Thoughts on books, publicity, and the media from our Cave Henricks staff.


Last Monday night I attended a meetup at South By Southwest Interactive hosted by Tim Grahl and Todd Sattersten. It was a cool place called Frank, and the meeting was in an upstairs loft completely filled to the edges with people.

Here’s what I noticed about this group as I worked the room. They are all (or mostly) very young. They are all doing something cool that they really love. All are very entrepreneurial.

More than anything I saw that they were all: Fearless–Unafraid of stepping out on the limb to take a chance at having a life filled with doing what they love with people they love doing it with.

As I spoke with each person, I waited to hear at least one of them say that perhaps they were kind of nervous or had an ounce of trepidation about working without a real or even imagined safety net. But not one showed an ounce of fear. They were out there on the ledge and loving every minute of it.

So what does this mean for how we manage a business filled with people like that? I suggest that we had better find out since those are the people that tomorrow will be in charge of things, running the place so to speak. Our authors here at Cave Henricks speak and write often and very intelligently about the subject of leadership.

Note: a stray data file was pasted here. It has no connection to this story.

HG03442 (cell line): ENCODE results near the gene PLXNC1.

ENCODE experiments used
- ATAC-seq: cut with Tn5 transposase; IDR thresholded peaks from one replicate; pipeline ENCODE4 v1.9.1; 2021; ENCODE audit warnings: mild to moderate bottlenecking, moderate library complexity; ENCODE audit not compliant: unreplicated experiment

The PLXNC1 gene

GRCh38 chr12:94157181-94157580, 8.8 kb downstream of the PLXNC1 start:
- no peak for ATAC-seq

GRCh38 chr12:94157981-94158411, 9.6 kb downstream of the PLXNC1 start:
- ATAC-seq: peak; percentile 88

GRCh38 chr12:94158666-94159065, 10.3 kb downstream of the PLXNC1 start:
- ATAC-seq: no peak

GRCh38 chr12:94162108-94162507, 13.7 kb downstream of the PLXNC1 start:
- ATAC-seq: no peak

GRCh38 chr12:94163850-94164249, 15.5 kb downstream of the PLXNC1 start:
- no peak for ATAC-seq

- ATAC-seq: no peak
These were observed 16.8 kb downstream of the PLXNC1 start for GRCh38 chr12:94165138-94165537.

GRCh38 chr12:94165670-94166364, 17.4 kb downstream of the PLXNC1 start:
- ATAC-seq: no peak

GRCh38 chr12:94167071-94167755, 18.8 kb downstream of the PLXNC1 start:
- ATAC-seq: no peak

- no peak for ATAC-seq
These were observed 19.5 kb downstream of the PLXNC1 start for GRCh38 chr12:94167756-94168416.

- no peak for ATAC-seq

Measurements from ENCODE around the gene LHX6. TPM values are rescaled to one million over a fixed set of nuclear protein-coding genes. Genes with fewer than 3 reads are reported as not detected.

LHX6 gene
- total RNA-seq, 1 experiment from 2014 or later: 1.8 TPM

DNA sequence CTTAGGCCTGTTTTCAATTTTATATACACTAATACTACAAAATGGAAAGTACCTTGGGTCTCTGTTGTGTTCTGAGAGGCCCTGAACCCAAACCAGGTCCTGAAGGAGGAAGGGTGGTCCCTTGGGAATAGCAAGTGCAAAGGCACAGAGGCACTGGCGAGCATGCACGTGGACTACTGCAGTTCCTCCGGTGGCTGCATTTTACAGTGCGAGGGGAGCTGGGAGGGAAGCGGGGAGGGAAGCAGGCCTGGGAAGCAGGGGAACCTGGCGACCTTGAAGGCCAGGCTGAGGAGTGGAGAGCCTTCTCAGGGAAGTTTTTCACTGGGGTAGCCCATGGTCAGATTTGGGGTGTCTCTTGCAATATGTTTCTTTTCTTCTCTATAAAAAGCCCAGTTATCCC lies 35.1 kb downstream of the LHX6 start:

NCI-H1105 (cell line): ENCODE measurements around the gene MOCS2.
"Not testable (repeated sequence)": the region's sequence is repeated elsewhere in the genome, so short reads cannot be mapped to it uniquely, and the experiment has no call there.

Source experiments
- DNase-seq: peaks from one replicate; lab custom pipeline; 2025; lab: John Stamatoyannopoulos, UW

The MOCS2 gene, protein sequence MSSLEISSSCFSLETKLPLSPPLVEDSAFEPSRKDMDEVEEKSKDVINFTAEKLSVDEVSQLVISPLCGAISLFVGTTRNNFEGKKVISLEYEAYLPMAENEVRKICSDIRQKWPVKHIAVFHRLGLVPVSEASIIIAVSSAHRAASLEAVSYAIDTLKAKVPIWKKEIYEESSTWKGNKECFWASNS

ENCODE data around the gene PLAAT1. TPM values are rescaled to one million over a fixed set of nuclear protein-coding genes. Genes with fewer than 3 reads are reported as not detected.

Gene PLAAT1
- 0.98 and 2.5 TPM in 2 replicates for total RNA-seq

Steve Denning, for example, has written a terrific book called The Leader’s Guide to Radical Management. He suggests that we take radical steps, scrap all the stuff that’s not working, and re-think EVERYTHING.

Peter Sheahan has written a book called Generation Y that has become the handbook for how to lead a generation of fearless people.

Cathy Benko and Molly Anderson have written about the new world of work, dubbing it The Corporate Lattice that allows individuals to scale back and forth along the work spectrum depending on one’s life circumstances.

Denning says that we have to inspire the new generation of leaders and followers, that there has to be a sense of mission, a hill to take, a mountain to climb. The new generation of The Fearless need to know why we’re doing what we’re doing. Just because I said so won’t cut it.

Standing in Frank the other night with a room full of The Fearless was an interesting moment, one that told me that the future of work and business will be very different than the one I have operated in for so many years. The good news? Lots of new books and great thinkers like Denning, Benko, Anderson, and Sheahan to help guide us as we go.